[Dave Birch] At the EPCA Summit in the very pleasant Palazzo Altieri in Rome, Donald Norman from Bitcoin Consultancy gave a talk explaining Bitcoin to the assembled bankers. Now, in my mind, and I’ve said this before, one of the problems I find in discussing Bitcoin is that it jumbles two things together.

As I have explained previously, Bitcoin is not money. Bitcoin is a protocol.

[From BLOGDIAL » Blog Archive » Why the quoted price of Bitcoin doesn’t matter]

And it’s not an anonymous protocol either, but nevertheless one of Donald’s points was that anonymity (and irrevocability) are key features of Bitcoin. We have to recognise that these are real issues, and I want to explore one of them: anonymity.

A cashless society is also a society where there is no longer any anonymity. (Have you ever tried to give someone some “unmarked” 1’s and 0’s when you’re making payments online?) There are understandably concerns about privacy, especially when payments are made through social networks. At the end of the day, however, there is a direct correlation between becoming a cashless society and becoming a digitally innovative society.

[From Don’t show me the money: Why eliminating cash may be the secret to prosperity – Ideas@Innovations – The Washington Post]

A society without anonymity. This simply isn’t true, whether you use Bitcoin or not. While Bitcoin isn’t especially anonymous, it is entirely possible to design payment systems that are using well-known cryptographic techniques. But if you did decide to create the bastard child of DigiCash and ToR to deliver an unconditionally anonymous and irrevocable electronic cash system, I’ve got no reason to believe that anyone would actually use it. Or enough people to make it viable at least.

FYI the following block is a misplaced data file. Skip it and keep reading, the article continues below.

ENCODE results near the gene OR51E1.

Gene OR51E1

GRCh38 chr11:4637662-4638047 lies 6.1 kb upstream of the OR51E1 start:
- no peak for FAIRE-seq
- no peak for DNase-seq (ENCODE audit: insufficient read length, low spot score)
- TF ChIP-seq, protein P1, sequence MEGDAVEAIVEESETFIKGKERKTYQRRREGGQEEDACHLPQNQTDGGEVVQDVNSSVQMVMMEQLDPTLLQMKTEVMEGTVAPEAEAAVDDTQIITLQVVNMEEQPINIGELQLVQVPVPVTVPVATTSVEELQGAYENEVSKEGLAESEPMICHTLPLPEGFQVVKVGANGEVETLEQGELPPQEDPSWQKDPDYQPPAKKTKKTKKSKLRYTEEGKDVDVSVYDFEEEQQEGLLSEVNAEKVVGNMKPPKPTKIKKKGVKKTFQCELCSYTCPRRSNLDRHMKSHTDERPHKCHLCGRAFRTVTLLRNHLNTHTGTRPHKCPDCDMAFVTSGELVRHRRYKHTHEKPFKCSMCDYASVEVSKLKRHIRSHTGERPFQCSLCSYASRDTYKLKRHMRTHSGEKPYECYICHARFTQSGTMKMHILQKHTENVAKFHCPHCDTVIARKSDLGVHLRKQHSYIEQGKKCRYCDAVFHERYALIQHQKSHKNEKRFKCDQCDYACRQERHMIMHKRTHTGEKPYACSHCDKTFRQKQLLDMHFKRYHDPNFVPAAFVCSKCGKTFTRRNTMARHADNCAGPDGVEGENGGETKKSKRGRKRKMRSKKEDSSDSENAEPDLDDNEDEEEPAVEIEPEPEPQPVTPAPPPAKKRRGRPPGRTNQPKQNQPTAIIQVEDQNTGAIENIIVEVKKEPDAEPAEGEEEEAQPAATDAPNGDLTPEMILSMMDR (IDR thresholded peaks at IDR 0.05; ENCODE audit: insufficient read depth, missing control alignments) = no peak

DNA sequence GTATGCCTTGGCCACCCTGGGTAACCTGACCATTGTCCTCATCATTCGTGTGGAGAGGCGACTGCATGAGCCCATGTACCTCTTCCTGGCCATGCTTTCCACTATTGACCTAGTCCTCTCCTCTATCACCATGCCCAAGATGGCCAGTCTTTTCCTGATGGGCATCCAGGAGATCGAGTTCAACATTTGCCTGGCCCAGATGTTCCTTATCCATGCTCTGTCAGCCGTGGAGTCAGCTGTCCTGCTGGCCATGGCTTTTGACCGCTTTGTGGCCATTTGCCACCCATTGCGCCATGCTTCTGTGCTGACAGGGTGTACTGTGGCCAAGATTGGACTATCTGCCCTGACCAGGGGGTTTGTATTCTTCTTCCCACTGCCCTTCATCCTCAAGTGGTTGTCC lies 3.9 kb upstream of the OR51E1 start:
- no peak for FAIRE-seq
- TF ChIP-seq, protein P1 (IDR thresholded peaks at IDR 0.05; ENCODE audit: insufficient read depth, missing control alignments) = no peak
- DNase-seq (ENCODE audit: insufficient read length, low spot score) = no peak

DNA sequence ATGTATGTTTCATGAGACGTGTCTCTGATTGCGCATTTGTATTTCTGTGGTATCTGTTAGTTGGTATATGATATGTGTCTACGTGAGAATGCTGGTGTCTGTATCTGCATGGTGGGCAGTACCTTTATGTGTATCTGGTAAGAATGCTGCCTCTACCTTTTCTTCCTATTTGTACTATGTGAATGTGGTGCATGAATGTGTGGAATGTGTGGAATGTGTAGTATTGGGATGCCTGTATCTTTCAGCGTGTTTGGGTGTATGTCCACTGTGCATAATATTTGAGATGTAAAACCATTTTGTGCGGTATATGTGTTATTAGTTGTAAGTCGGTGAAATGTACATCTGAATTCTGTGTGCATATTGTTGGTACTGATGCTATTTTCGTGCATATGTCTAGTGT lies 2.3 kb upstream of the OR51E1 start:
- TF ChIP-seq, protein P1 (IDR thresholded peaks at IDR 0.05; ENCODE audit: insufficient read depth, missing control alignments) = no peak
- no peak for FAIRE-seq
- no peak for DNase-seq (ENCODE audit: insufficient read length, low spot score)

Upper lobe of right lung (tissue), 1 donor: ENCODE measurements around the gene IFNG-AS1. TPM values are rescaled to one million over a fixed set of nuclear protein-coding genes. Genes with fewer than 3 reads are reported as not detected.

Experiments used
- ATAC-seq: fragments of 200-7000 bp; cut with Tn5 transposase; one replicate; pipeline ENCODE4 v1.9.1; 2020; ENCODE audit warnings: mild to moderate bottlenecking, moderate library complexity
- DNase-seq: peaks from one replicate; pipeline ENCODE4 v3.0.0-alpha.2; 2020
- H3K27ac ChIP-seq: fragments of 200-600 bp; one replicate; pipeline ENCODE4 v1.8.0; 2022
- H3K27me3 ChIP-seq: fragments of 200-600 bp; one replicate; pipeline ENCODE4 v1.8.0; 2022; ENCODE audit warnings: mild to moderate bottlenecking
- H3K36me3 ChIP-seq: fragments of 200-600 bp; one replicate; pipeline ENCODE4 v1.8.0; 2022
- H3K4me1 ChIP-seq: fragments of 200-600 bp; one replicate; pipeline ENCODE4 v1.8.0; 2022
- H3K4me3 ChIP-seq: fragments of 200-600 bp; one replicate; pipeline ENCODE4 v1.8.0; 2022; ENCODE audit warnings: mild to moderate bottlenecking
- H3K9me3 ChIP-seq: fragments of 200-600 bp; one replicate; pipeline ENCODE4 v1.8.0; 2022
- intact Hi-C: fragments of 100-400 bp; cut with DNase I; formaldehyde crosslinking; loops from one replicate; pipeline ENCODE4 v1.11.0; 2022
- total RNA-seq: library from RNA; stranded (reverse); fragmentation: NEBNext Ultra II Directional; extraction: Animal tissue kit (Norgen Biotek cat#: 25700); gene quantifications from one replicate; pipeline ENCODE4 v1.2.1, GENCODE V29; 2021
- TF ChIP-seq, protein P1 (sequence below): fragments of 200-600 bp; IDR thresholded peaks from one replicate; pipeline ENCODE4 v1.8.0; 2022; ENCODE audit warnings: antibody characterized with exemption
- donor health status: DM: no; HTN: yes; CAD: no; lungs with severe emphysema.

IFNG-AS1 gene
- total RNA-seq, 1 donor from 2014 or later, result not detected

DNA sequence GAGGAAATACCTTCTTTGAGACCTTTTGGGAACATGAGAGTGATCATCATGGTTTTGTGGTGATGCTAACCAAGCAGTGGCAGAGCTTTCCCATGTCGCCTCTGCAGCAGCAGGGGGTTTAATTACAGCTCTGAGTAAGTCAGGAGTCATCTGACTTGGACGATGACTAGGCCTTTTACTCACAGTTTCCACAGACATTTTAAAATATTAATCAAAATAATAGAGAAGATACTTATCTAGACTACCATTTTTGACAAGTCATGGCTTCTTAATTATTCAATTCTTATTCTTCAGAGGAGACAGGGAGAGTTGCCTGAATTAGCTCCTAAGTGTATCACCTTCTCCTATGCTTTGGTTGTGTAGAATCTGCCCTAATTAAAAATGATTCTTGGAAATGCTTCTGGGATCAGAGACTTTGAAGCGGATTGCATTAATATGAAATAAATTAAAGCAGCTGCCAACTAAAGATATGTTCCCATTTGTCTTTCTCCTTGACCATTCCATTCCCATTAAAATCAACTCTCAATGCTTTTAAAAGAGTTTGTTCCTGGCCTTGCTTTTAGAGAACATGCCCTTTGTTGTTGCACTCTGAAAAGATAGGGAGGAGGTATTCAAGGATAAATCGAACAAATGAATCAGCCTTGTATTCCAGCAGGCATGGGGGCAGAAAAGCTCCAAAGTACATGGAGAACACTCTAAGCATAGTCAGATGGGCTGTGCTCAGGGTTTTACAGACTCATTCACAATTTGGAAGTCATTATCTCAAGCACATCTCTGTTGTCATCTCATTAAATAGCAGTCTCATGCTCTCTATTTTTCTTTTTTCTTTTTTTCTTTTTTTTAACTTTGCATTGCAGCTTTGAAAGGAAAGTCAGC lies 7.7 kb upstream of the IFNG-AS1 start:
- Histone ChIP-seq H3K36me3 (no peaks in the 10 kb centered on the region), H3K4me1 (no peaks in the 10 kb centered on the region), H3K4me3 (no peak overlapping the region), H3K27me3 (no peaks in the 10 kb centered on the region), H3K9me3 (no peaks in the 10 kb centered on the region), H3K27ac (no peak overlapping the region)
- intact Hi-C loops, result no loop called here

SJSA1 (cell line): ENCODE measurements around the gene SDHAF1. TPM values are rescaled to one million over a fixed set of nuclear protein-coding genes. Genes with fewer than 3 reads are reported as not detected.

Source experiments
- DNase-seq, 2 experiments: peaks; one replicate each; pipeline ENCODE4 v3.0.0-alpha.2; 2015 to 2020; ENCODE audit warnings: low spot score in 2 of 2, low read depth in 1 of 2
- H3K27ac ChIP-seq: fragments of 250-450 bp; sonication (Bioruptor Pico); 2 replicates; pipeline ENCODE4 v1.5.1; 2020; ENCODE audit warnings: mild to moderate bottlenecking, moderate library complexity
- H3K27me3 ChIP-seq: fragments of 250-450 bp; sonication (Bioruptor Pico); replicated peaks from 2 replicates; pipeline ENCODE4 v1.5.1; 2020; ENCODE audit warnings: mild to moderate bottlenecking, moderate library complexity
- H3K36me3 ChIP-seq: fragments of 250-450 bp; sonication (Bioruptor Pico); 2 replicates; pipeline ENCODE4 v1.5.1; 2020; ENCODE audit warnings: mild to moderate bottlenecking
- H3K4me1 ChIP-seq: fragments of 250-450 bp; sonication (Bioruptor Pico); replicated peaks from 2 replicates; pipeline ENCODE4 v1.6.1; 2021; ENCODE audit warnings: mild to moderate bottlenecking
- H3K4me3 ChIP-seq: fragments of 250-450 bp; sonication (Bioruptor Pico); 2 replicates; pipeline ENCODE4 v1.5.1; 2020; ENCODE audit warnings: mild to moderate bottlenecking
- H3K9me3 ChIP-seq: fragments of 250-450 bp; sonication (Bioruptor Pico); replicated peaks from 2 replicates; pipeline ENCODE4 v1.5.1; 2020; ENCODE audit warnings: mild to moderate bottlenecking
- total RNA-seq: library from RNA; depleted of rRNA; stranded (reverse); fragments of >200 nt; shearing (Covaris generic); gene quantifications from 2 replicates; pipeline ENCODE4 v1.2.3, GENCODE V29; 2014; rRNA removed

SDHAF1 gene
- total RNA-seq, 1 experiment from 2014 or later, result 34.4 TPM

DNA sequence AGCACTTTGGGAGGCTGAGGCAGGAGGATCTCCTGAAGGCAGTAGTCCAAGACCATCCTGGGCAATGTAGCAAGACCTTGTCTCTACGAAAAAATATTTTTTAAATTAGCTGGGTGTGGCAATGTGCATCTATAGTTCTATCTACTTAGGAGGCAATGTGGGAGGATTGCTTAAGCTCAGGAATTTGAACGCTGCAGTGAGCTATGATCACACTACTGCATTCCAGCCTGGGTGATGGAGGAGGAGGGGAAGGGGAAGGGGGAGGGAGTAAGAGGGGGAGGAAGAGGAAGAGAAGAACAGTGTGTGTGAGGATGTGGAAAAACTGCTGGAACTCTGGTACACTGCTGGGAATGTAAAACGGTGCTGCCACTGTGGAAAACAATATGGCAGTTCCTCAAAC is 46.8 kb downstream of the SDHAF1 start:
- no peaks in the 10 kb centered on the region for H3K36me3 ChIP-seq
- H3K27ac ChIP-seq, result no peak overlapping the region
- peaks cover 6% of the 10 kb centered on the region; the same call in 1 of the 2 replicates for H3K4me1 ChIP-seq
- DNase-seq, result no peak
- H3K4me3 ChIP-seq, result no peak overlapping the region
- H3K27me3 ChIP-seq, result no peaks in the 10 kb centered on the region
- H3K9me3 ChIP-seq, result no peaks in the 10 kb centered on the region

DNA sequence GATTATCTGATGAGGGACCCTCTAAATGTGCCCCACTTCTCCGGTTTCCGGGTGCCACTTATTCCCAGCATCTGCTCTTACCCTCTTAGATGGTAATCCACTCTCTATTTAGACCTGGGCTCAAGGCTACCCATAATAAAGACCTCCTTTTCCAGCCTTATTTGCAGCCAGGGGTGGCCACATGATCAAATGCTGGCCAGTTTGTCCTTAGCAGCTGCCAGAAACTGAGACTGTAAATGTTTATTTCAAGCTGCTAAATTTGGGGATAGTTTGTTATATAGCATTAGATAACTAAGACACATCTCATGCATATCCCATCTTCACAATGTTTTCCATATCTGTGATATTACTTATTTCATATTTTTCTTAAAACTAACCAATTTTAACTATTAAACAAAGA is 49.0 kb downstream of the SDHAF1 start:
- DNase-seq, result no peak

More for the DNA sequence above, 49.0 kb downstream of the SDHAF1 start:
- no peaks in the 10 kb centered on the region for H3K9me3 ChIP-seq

This issue of anonymity is entirely different to the issue of bits vs. atoms. It’s up to society to set the privacy dial where they want it to be and then it’s up to us technologists to implement the systems that respond to that dial. If society wants unconditionally anonymous electronic money then we can implement it for them. If it wants unconditionally absonymous electronic money then we can implement that too.

Whether it does so is a political question, not a technological one. You can design payment systems that protect against fraud and yet preserve anonymity, just as you can design open systems or those that keep your identity secret unless the authorities demand that it be revealed.

When it comes to trading convenience against privacy, most people seem to back convenience every time. With cash, however, it might be different. The more the state intrudes into electronic cash, the more it encourages inefficient notes and coin.

[From Digital money: The end of the cash era | The Economist]

So where should we set the dial? Naturally, I favour conditionally traceable (i.e., pseudonymous) electronic money as the appropriate balance but I can understand why other people might set the dial in different positions. Except for one, which is anonymity.